Like

  4. I’ve only ever been through this area Eunice, and don’t know it all at all well – but I feel as though I do now. You’ve certainly covered some ground, both in your blogs and on your feet – and I hope your four-legged friends enjoyed it as much as you did 😊

    Like

  5. Another piece of the jigsaw slotted into place for you Malc 🙂 The dogs always enjoy it wherever we go – they don’t have much choice really, they get taken there anyway 🙂 🙂

    Like

  6. If we parked at our local Asda we would be hard pressed to find somewhere lovely to walk! I wonder if in the height of summer the car park fills with folk who use the beach?
    Another lovely post – thank you for sharing 🙂

    Like

    1. Asda is on a dead-end road, between the end of the road and the beach is the pay-and-display car park literally just a few yards from the Asda car park so yes, I can imagine a lot of people will park at Asda as it’s free and quite extensive, although they would have to use the pay-and-display if they want more than a couple of hours.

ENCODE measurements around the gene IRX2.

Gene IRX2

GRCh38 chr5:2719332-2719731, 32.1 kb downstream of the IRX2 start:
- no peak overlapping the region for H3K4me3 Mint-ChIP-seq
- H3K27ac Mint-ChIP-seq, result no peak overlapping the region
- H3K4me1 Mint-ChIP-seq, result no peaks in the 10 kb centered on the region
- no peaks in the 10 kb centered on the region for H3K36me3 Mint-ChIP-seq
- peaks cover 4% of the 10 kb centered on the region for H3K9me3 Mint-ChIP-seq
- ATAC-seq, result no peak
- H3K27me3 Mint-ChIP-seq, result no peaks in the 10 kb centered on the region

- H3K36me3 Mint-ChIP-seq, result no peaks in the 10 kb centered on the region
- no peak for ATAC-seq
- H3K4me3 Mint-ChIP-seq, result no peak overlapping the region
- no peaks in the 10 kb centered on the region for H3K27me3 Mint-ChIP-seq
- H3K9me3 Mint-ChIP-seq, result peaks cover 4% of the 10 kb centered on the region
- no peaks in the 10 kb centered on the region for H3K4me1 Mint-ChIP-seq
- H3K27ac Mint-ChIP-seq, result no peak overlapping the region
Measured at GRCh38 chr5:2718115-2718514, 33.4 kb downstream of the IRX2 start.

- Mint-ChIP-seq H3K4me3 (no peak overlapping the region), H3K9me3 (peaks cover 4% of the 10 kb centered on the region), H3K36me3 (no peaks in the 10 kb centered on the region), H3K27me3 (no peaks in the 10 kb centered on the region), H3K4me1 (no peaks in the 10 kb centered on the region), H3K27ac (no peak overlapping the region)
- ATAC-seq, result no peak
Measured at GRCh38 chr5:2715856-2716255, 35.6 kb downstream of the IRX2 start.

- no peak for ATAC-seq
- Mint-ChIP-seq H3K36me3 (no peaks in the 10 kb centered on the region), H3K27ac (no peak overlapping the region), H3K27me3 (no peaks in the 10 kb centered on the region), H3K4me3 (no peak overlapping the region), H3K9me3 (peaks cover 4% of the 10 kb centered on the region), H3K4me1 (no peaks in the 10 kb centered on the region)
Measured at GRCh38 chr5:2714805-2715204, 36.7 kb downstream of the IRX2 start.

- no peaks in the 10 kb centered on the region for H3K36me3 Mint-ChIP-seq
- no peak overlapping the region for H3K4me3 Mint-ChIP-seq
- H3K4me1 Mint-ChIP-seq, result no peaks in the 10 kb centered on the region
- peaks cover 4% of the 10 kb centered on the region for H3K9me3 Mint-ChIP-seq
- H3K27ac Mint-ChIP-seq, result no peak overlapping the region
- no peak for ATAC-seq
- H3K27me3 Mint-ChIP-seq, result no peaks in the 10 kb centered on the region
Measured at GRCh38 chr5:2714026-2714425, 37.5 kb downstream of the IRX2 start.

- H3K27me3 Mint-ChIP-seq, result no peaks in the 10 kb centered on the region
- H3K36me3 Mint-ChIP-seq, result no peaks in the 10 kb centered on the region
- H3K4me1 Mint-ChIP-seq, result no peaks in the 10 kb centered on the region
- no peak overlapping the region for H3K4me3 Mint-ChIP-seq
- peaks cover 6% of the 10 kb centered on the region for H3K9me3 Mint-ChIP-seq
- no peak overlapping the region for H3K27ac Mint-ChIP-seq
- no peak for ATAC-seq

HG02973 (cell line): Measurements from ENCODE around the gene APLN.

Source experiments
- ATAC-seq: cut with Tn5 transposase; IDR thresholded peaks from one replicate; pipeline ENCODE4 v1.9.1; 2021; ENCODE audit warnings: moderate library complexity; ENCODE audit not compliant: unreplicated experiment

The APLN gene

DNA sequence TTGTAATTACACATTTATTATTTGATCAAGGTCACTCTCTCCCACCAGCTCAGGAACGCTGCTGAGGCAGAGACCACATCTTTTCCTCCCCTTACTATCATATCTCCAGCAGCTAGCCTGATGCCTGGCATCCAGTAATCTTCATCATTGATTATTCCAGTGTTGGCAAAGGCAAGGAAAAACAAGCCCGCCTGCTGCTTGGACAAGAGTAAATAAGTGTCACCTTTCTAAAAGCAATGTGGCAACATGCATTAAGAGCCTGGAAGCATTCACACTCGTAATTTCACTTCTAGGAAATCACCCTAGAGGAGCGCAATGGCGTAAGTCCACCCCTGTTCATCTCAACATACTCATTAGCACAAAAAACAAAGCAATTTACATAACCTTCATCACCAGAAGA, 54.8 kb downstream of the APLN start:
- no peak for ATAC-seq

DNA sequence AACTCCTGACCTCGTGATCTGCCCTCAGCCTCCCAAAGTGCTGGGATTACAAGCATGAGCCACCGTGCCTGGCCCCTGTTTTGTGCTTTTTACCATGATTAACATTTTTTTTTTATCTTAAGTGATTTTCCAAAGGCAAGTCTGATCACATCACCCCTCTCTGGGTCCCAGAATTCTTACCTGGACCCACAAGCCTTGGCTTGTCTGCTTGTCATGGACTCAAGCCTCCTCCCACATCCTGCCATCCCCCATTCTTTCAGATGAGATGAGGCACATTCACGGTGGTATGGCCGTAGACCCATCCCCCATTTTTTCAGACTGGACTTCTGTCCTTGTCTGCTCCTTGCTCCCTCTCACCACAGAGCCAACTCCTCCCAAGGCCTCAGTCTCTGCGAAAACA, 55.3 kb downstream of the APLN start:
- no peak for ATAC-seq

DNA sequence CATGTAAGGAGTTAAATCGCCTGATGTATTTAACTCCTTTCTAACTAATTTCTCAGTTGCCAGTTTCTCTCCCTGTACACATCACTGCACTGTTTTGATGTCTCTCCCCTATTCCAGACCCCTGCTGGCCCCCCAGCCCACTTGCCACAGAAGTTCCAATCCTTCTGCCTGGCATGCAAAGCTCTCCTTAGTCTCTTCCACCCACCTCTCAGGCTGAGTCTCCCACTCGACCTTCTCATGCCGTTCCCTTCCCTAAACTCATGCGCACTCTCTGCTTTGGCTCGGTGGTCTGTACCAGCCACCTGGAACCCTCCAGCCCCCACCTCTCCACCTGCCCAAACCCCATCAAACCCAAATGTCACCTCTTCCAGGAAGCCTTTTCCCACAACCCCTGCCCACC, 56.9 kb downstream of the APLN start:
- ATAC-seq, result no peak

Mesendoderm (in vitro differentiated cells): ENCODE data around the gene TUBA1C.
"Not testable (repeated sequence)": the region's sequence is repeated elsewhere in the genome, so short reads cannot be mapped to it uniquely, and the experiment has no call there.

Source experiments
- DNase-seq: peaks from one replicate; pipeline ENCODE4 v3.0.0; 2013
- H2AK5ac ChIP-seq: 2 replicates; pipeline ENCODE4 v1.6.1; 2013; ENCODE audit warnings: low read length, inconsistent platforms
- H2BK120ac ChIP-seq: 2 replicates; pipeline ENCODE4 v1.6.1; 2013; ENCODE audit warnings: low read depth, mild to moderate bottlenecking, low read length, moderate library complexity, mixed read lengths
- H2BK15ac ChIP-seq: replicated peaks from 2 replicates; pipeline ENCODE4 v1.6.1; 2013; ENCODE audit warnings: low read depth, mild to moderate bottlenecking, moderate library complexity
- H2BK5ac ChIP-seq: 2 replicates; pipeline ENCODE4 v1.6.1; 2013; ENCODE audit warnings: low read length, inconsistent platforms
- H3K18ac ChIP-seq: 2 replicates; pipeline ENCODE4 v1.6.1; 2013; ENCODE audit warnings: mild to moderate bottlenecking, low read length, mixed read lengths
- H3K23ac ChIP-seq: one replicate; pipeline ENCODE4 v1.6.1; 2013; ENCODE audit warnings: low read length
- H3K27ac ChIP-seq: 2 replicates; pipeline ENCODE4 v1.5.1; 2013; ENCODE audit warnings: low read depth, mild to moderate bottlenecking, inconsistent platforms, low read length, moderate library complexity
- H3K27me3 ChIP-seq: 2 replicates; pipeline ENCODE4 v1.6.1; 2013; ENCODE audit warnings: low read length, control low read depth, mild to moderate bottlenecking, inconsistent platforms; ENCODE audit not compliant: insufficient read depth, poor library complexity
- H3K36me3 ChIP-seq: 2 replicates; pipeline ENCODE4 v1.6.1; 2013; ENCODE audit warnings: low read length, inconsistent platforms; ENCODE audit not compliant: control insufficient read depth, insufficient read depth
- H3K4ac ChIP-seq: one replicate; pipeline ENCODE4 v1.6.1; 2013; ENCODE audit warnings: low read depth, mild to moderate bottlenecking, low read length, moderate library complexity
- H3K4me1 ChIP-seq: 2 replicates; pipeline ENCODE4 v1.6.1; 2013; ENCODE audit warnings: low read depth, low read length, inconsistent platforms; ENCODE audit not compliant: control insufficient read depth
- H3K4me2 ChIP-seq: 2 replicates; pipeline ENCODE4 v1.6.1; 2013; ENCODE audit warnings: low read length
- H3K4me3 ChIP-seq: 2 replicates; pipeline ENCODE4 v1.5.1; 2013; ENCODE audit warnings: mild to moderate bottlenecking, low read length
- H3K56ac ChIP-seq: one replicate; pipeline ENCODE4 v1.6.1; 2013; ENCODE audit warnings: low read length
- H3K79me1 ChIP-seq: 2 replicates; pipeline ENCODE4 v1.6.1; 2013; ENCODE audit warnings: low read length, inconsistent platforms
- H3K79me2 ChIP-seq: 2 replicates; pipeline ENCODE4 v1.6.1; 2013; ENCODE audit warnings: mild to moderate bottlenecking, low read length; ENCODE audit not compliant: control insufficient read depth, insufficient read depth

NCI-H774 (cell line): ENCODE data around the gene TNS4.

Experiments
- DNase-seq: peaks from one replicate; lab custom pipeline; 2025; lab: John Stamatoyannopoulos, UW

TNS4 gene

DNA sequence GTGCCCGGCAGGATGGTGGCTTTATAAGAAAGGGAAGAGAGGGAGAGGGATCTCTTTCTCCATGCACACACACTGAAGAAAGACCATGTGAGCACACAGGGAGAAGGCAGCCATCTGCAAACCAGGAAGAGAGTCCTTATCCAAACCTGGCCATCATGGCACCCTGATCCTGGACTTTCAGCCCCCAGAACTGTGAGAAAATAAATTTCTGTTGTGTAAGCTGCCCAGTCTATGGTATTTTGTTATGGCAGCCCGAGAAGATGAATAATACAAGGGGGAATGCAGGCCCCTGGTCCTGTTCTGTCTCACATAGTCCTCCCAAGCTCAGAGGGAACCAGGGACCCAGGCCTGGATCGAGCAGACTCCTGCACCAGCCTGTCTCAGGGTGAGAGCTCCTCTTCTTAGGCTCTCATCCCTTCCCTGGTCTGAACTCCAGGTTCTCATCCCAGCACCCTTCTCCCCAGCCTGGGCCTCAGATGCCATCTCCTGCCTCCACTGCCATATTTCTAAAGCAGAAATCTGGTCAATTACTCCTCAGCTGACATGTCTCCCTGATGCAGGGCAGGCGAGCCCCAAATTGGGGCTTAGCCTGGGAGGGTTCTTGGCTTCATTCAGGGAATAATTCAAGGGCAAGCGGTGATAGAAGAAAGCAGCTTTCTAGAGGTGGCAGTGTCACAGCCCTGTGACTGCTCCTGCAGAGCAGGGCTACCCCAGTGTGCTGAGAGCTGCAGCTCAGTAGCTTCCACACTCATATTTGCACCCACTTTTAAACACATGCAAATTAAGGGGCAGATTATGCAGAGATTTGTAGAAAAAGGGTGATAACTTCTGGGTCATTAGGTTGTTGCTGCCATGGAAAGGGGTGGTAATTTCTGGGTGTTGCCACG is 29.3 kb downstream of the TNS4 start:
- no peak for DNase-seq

Incidentally, I went to Overton on Sunday and walked round Bazil Point – a nice walk but would have looked better with the tide in 🙂

      Like

  7. Another enjoyable visit, and yes, that stump does look like the bow of a ship.
    I’ll be thinking of you while I’m away camping this weekend, and I am looking forward to your next trip already. X

    Like

  8. The next trip has already been booked, a 10-day one this time so it’ll be a tent job. That tree stump was huge, heaven knows where it came from. I’m looking forward to seeing some pics of your weekend camping adventures now – I hope you have a great time 🙂

    Like

Leave a Reply

Fill in your details below or click an icon to log in:

WordPress.com Logo

You are commenting using your WordPress.com account. Log Out /  Change )

Twitter picture

You are commenting using your Twitter account. Log Out /  Change )

Facebook photo

You are commenting using your Facebook account. Log Out /  Change )

Connecting to %s